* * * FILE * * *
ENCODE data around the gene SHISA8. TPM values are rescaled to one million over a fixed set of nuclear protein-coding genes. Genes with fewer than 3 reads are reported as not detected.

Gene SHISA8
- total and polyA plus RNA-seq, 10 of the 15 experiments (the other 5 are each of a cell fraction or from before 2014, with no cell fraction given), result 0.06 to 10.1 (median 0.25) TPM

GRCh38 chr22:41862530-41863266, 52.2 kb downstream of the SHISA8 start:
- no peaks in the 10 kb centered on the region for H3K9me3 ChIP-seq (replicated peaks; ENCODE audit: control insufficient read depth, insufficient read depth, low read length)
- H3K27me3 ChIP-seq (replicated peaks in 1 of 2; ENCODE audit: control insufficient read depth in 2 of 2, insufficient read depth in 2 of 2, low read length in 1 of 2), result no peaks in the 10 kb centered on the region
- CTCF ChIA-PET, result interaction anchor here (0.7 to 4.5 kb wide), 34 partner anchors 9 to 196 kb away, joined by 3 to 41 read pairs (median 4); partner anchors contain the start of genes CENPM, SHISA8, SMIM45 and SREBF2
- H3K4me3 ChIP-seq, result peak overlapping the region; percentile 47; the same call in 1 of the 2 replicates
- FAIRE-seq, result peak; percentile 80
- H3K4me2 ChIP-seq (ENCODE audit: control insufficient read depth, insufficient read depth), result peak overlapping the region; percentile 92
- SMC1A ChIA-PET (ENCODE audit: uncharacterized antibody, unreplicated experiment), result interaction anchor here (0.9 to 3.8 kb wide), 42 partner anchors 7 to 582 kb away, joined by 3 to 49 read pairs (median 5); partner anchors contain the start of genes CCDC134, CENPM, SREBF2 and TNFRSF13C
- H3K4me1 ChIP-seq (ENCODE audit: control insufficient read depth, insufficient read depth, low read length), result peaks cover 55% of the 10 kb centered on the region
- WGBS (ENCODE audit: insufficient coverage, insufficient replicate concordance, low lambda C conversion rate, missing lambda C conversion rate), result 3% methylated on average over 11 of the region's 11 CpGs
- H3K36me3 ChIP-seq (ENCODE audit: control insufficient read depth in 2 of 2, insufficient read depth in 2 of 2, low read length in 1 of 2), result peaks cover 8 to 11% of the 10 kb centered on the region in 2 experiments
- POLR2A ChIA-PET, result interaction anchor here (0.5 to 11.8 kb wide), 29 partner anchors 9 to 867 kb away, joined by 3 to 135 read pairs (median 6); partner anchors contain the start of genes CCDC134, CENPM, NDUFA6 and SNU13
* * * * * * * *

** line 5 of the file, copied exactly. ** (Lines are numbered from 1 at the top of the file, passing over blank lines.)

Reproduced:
- no peaks in the 10 kb centered on the region for H3K9me3 ChIP-seq (replicated peaks; ENCODE audit: control insufficient read depth, insufficient read depth, low read length)